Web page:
Seek Direct Quotes
We have learned that no matter the piece of feedback, direct quotes go a long way. This is also why we suggest phone interviews versus cheap online solutions.
When a client sees a direct quote from one of our interviews, it can have a huge impact on the truth and importance of a win/loss analysis. Simply put, they are hard to deny. Quotes provide readers with the ability to hear a different voice or tone. It is hard to reject a finding when the quote is right in front of you. In some rare cases, we have even recorded discussions — with permission — and played excerpts for executives.
Another strategy we have used in providing quotes includes whole sections of a win/loss report that are simply quotes based on the question. We seek to balance positive and negative quotes to make sure that win/loss is not just about the losses or critical feedback.
Phone interviews are key to capturing this. In most cases, respondents don’t take the time to write in detail about what they experienced. They often cut corners and provide minimum feedback unless they are very unhappy with an outcome. When there is no one to probe on a piece of positive or negative feedback, there is no ability to learn about underlying concerns.
Develop Direct Communication to and From Leadership
Whenever possible, work directly with decision-makers on the output and presenting the results. This requires careful planning and wording, but this also ensures the story that needs telling is actually told!
When left to others, those impacted will water-down the results to spin them in a more positive light. Having a direct relationship with the leaders requesting the results and allowing the research partner or research function to provide an unfiltered look often has the highest impact.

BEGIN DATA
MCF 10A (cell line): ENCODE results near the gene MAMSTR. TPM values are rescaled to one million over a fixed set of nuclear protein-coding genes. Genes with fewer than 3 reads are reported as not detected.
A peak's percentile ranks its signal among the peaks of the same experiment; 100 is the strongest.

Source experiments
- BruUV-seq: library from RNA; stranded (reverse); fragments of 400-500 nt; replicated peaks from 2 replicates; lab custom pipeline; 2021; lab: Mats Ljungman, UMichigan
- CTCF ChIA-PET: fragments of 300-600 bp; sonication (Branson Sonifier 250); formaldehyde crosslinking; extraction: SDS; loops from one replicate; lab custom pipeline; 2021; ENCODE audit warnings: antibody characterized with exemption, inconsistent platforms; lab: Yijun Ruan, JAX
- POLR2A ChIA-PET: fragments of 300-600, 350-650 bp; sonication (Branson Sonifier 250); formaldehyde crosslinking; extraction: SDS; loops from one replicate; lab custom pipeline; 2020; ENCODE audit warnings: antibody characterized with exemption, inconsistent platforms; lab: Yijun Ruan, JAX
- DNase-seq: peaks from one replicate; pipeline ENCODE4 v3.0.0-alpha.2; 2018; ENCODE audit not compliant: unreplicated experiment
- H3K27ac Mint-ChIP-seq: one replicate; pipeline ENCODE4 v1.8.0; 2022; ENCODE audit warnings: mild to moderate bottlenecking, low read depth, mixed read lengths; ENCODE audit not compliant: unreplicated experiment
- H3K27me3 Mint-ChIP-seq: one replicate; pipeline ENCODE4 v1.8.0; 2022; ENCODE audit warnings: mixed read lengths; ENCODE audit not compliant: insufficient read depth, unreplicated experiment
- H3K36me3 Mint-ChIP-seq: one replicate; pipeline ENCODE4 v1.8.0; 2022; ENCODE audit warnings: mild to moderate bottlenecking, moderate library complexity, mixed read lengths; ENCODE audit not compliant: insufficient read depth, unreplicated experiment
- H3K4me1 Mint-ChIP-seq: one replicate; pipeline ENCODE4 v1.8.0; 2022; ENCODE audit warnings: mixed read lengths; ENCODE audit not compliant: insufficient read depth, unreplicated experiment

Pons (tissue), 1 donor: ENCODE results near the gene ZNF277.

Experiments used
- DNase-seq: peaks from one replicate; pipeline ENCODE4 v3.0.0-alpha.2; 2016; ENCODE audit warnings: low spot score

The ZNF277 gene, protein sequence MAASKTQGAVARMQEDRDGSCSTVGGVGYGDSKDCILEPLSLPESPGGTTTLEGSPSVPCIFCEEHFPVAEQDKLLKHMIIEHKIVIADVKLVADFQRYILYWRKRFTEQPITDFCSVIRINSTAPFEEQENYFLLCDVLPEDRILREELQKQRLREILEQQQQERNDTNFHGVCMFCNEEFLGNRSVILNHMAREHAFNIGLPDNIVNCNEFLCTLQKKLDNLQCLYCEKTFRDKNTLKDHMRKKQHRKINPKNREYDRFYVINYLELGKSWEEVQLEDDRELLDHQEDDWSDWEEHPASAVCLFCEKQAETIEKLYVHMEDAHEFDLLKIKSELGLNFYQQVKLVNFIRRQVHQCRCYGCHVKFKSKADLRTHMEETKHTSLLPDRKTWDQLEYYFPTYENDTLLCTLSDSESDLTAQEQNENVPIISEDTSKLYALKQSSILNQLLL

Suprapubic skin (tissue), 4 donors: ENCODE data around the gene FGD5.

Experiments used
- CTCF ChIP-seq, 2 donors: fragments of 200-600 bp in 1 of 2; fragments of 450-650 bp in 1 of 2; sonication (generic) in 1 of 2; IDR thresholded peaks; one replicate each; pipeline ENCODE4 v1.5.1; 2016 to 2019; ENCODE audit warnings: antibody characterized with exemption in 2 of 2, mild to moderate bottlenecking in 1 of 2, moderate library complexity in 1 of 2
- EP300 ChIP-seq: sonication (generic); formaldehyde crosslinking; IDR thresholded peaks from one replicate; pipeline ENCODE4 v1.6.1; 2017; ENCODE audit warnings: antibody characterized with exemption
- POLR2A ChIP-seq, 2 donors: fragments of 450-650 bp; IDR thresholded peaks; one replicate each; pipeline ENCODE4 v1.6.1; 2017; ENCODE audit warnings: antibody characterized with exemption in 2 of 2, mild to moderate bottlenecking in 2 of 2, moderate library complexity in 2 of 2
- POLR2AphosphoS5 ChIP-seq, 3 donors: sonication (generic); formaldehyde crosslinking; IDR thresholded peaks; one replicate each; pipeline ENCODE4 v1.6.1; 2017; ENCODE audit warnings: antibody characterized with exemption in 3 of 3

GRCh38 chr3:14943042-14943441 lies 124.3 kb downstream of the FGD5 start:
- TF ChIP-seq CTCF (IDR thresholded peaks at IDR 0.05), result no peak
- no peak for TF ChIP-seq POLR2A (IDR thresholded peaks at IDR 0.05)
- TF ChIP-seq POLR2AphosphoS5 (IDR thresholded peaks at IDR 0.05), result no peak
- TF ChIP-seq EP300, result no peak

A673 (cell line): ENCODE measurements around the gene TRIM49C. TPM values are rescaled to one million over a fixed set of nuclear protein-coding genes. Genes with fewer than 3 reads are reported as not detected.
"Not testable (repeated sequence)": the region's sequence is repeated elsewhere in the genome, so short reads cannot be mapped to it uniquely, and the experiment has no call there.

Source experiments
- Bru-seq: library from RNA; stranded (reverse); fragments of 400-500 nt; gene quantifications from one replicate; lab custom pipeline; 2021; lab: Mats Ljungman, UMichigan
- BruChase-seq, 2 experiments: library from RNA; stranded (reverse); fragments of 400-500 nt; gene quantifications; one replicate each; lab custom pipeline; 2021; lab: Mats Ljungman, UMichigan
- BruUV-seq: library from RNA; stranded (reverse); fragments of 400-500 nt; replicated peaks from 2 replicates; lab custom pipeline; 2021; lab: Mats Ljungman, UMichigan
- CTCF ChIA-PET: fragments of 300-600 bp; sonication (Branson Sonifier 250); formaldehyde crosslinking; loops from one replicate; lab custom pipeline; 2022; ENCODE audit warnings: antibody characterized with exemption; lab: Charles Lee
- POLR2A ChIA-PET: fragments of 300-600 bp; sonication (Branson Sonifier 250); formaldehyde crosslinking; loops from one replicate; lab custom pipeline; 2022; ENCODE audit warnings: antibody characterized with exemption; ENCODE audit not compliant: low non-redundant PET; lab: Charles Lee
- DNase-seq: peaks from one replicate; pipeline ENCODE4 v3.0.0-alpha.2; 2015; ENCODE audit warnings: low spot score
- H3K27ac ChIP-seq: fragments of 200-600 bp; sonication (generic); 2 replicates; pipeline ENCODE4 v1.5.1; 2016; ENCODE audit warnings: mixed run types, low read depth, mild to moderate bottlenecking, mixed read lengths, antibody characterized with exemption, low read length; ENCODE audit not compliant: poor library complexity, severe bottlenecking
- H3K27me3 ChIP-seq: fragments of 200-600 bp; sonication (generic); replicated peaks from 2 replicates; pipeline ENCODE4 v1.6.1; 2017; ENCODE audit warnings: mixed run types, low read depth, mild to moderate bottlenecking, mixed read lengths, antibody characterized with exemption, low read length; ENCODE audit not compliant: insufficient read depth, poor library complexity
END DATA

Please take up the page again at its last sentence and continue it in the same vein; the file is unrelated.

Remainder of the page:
Staying close to the customer on delivery is a critical step to creating a win/loss assessment that has an impact.
Provide Suggested Improvements
While we suggest a direct relationship with the leadership team asking for results, working with the impacted teams to provide a preview of the data as well as provide possible solutions — or have them provide suggested solutions — is hugely beneficial.
The surprise of negative feedback is one of the largest triggers for contention. It can set us up for embarrassment and rejection of feedback, and can also prevent meaningful discussions about causes or solutions. For win/loss assessments, none of these behaviors is desired.
Here are some tips on working with functions targeted in win/loss engagements:
- Provide updates that allow them to be aware of potentially negative feedback and what that feedback is. Start with quotes early to build trust. Make sure there is a pattern, and it is not a reaction based on two interviews.
- Provide them a copy of the report before the final leadership team. Indicate that you can’t change the outputs, but the timing allows for a response or solution to the critique.
- Provide suggested solutions. No one likes to hear what they are doing wrong, and leaders are almost always looking for answers and suggestions. Better yet, work on a list of possible solutions to present with leadership together. This is a positive outcome all around.
- If an output is likely to have strong pushback by functions targeted for win/loss assessments, consider having a section of the final report to provide rebuttals or disagreement. This is not an ideal approach, but if there is a battle to take place, it’s important to enable both sides to present their perspective in the open. This may help de-escalate the output emotionally and move toward finding and agreeing on resolutions.
Finally, remember to execute win/loss analyses routinely. We see most programs do it at a minimum of twice per year, but many are quarterly. No matter the frequency, stay committed and track the results.
Customers are routinely becoming less loyal to their providers, suppliers and partners as millennials take leadership positions. To that end, staying on top of customer perceptions is critical — and watching trends on a routine basis allows you to see problems before they escalate to drops in market share or customer retainment.